Neiron Ball (No. 28 OLB): A quiet contributor, he made seven of his nine career starts in 2013 and will be counted on this fall.

Trey Burton (No. 30 ATH): Played every skill position on offense during his four seasons and was a consummate leader.

Quinton Dunbar (No. 42 WR): Has been a solid starter for most of the last two seasons and looks to do the same as a senior.

Darrin Kitchens (unranked LB): Was a valuable reserve for the last four years.

The transfers

Jonathan Dowling (No. 1 S): Was kicked off the team and transferred to Western Kentucky, where he became a two-time first-team All-Sun Belt selection. He's skipping his senior year to enter the NFL draft.

Josh Shaw (No. 3 CB): Played in 10 games with one start as a redshirt freshman before transferring to USC. He emerged last season, finishing third on the Trojans with 67 tackles and four interceptions.

Gerald Christian (No. 2 TE): Played eight games for UF after redshirting, then transferred to Louisville and caught 26 passes for 401 yards and four TDs last fall.

Chris Dunkley (No. 7 WR): Redshirted, then transferred to USF. He finally got playing time in four games last fall after being plagued by suspensions.

Ian Silberman (No. 3 OT): Never rose above the level of reserve in three seasons at UF. He graduated in four years and transferred to Boston College.

Chris Martin (No. 10 DE): After an arrest for marijuana possession, he transferred to two junior colleges, then transferred to Kansas and was dismissed after an arrest for an alleged robbery.

Jordan Haden (No. 44 S): Enrolled early but transferred before his first season. Haden has played the last two seasons for Toledo.

Robert Clark (No. 48 CB): Played two seasons before transferring to Louisville, where he caught 23 passes for 209 yards and one touchdown in 2013.

Tyler Murphy (No. 54 ATH): Started six games at QB as a junior in 2013, graduated, then transferred to Boston College for his final season.

Lynden Trail (No. 63 DE): Redshirted and saw no action in 2011 before transferring to Norfolk State.

Michael McFarland (unranked TE): Redshirted, then transferred to USF, where he's worked his way up the depth chart. Was second on the team with 23 catches for 288 yards and two TDs in 2013.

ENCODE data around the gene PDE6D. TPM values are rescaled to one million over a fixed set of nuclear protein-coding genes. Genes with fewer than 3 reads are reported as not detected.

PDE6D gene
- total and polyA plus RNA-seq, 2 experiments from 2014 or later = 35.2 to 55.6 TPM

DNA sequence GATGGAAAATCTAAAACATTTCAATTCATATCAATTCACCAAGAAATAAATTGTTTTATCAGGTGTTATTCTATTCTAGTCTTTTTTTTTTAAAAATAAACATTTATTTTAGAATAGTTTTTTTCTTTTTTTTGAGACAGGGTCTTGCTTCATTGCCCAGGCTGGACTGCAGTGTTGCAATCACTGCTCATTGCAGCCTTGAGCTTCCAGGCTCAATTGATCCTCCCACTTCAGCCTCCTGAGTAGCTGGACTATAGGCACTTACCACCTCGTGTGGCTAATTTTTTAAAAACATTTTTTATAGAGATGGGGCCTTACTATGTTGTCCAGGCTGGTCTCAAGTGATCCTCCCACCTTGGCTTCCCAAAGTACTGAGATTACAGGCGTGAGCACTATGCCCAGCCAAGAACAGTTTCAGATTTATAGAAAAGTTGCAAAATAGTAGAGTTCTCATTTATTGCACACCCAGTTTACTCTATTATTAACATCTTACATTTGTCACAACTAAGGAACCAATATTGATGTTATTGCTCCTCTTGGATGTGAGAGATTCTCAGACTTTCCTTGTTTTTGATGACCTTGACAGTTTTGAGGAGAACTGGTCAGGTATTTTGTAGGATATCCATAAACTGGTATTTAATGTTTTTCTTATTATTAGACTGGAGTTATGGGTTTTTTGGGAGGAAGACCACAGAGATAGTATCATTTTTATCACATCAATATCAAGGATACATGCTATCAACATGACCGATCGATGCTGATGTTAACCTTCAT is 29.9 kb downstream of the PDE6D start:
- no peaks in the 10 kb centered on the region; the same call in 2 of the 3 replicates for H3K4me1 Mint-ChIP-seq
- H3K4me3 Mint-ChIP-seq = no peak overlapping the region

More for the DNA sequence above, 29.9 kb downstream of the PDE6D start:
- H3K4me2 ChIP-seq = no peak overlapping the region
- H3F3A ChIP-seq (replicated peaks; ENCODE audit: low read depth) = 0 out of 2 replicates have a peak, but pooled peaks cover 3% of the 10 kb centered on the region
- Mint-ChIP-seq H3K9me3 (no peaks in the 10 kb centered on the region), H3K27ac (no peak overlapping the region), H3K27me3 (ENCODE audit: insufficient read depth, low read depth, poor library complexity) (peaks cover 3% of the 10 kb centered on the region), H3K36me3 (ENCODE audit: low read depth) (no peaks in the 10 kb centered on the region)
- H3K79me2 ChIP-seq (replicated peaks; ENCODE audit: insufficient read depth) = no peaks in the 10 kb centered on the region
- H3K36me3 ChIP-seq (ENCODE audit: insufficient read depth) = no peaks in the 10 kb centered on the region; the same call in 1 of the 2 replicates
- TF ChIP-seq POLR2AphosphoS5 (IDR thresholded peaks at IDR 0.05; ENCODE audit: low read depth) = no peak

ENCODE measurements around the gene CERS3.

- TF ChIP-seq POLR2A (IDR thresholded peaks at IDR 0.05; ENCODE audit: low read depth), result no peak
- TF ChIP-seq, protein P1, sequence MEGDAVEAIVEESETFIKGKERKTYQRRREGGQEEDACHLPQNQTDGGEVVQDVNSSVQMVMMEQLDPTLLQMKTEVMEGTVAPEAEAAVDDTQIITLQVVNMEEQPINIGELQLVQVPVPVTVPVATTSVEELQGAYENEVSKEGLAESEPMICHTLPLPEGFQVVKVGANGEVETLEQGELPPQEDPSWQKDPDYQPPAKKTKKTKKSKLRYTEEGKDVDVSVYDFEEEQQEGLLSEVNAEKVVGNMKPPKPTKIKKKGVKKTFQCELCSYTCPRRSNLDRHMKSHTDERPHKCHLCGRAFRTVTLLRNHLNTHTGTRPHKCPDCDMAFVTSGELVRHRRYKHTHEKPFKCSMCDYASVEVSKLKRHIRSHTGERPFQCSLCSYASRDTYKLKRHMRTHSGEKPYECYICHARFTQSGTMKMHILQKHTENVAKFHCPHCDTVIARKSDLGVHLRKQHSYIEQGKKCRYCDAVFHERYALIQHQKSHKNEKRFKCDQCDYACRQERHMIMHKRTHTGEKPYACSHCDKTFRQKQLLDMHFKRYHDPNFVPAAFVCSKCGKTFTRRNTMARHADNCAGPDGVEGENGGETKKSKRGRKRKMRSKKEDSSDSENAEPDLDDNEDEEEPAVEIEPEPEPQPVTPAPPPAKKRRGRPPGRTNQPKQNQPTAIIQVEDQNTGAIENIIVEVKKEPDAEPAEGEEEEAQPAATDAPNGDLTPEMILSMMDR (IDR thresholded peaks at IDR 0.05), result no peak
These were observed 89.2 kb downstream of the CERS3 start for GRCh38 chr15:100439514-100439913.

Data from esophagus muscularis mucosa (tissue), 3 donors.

GAINESVILLE, Fla. -- Throughout the offseason, Florida knew its program depth would be tested.

The Gators lost seven starters from last year's defense and knew Week 1 would mean a match up against a veteran Toledo offense that averaged more than 445 yards of total offense in 2012.

In fall camp Florida lost three starters on offense to injury. And Saturday saw five players suspended, including two starters on defense.

Throw in a head coach who believes in playing his best freshmen, and there were so many new faces on Florida Field it's a wonder there were any game programs left unsold.

"We're taught by our coaches, especially [head coach Will] Muschamp, when there's a man down to man up," linebacker Neiron Ball said. "If there's a man down, the next player's got to be ready."

Muschamp, who expects this year's defense to be just as good as last year despite all the new starters, is standing by the motto. He expects injuries and he doles out discipline knowing he can weather a suspension to an important player.

"We're not going to make excuses at Florida, regardless of injury, sickness, whatever the situation may be," he said. "We're just going to move forward. That's why you have a deep roster and that's why you recruit guys who don't ask you about the depth chart 400 times. You recruit guys who want to come in here and compete.

"A lot of young guys, they were a little big-eyed walking out of the locker room. But [it was good] for them to get that experience. I think we played 15 freshmen, eight or nine true and then seven redshirt guys. So that's good to get those young guys playing. The way it is in college football now, you've got a bunch of guys coming out early, you might as well play the [young] guys."

Leading the way, however, was running back Mack Brown. Not a new face, but maybe an anonymous one. Brown has toiled in orange and blue for more than three years, amassing just 40 career carries, despite once having four-star recruiting status. Still, Muschamp said he wasn't at all surprised at Brown's performance.

The redshirt junior was Florida's workhorse on Saturday, rushing for 25 times for 112 mostly tough yards and two first-half touchdowns. He drew the starting assignment because sophomore Matt Jones is still recovering from a viral infection.

Brown's reaction to possibly losing the starting nod next week against the in-state rival Miami Hurricanes?

"You know what, we need [Jones] back, man," Brown said. "We've got about four to five backs. You need a lot of backs in a season. Can't wait to see Matt Jones back. Really can't wait to see him."

Sharing the starting backfield duties with Brown on Saturday was fullback Gideon Ajagbe, another forgotten redshirt junior who credits an offseason switch from linebacker with providing his first chance at playing time. He cashed in with his first career touchdown, a wide-open 4-yard pass from Jeff Driskel.

To hear Ajagbe tell it, he was simply the next man up, as Florida limited the playing time of incumbent starter Hunter Joyer, who is dealing with a pulled hamstring.

"It was fun. It was cool," Ajagbe said of the pregame locker-room scene where so many new players were slated for more prominent roles. "I know everybody was jacked up for it."